Jennifer Rodgers: Embracing Tough Conversations

It was in August, 2017, when the “Unite the Right” rally brought White supremacists and neo-Nazis to a violent confrontation  in  Charlottesville, Va. that Jennifer Rodgers,  a US and Comparative Government and Politics, International Relations, and Global Social Issues teacher at Dominion High School in Virginia,  felt that she had to do something. 

“I became increasingly disturbed by the events in Charlottesville. The outpouring of hate that happened there that day opened my eyes to the big purpose of education, which is to make sure our students are good citizens and globally minded,” said the Loudon County educator. 

Hearing about the TOLI National Seminar for teachers in New York, Jennifer applied and participated in the 2018 annual summer program. It was a transformative experience. “I just knew the answer to what happened there was in the classroom, so TOLI seemed like the perfect fit for this drive. I have to make sure our students aren’t ignorant or prejudiced, and that they have the compassion and courage to stand up to injustice when they encounter it.”

 In 2019 she attended TOLI’s leadership seminar and will launch her own Satellite in her home state of Virginia, along with fellow teacher and TOLI alumnae  Nicole Korsen, to bridge local social justice issues with the lessons of the Holocaust. Through her teaching in the classroom and the leadership summit she founded and directs, Jennifer is connecting students all around the world through Holocaust and human rights education. Jennifer was selected as the 2019 Loudoun County Teacher of the Year and the 2020 Virginia Region IV Teacher of the Year.

Beyond addressing important present-day issues, Jennifer has been able to use the TOLI model to address themes of authoritarianism and its roots, while also expanding genocide education in her classroom to incorporate a deeper study of the Holocaust and the Cambodian genocide. Through this programming, Jennifer and her colleagues at Dominion High School have organized field trips which bring together the Jewish Student Union and the Muslim Association, and also invited survivors of the Khmer Rouge’s brutal campaign of genocide to share their stories in a school assembly.  “The drive and vision for why that was important came from my TOLI experience.”

When it comes to bridging the lessons of the Holocaust to local social justice issues, Jennifer is no stranger to having tough conversations. “In Virginia there are a lot of locally relevant race-based social justice conversations to be had.  Our school district was one of the last to integrate in the country and the legacy of racial injustice persists today. There has been a lot of debate and discussion locally about the confederate statue in front of our county courthouse.  There are also three lynching sites in our county that have been identified and are being memorialized in conjunction with the Equal Justice Initiative’s National Memorial for Peace and Justice.  There is a lot of local activism efforts to present a more full and complete narrative of our history, recognizing the role the enslaved played in building our community and the legacy of slavery, Jim Crow, and segregation.”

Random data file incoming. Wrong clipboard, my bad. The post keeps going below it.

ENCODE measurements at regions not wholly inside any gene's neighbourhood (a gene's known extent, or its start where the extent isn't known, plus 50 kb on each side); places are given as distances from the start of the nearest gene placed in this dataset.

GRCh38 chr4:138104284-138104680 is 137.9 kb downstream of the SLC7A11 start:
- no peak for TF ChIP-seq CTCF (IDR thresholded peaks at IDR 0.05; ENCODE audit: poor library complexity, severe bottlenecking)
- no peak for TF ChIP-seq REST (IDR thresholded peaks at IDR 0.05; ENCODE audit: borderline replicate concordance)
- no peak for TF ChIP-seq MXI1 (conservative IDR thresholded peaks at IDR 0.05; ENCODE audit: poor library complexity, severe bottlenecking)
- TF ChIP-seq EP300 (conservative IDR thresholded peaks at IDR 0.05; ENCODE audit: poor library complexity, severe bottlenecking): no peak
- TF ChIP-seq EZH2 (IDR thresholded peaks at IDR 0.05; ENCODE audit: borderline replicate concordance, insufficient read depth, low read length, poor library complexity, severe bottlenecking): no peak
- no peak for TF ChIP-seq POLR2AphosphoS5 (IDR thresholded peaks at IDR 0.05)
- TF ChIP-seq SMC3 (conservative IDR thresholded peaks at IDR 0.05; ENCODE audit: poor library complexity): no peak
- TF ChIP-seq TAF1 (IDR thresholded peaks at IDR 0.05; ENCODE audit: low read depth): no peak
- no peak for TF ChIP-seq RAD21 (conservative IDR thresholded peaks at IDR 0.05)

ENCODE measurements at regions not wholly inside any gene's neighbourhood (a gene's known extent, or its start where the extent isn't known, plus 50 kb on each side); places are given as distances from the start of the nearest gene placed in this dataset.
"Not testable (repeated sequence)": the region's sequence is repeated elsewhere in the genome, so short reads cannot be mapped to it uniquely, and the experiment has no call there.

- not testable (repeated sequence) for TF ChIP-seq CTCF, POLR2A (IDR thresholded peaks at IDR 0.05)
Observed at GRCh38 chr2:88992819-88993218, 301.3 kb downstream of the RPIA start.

Jennifer also founded and directs the Loudoun International Youth Leadership Summit, an annual international leadership summit in Virginia that engages local students with their peers from around the world. Every spring for the last eight years, students come from other countries for ten days to explore global issues.  In 2019 the program hosted 135 international students representing 25 different countries, and thousands of local students were engaged in various aspects of the program.  A highlight of the program was a component focused on Holocaust education, the “adopt-a-survivor” event, coordinated by the Nicole Korsen, which connected small groups of students with different Holocaust survivors who “adopted” their stories to carry into the future.  Additionally, Irving Roth, a Holocaust survivor who recently spoke as part of a TOLI livestream event, attended an evening community event as part of the summit.

 It was an “incredibly powerful opportunity for our community to connect with the program, for students to hear firsthand accounts, and for these stories of Holocaust survivors to go back all over the world, ” said Jennifer.  At a time when racism has come to the forefront of the national conversation, TOLI is proud to have Jennifer Rodgers playing an important part in breaking the boundaries of prejudice and hate.


For more information about The Olga Lengyel Institute for Holocaust Studies and Human Rights (TOLI), please contact

TOLI is located at 58 East 79th Street in Manhattan. (get directions)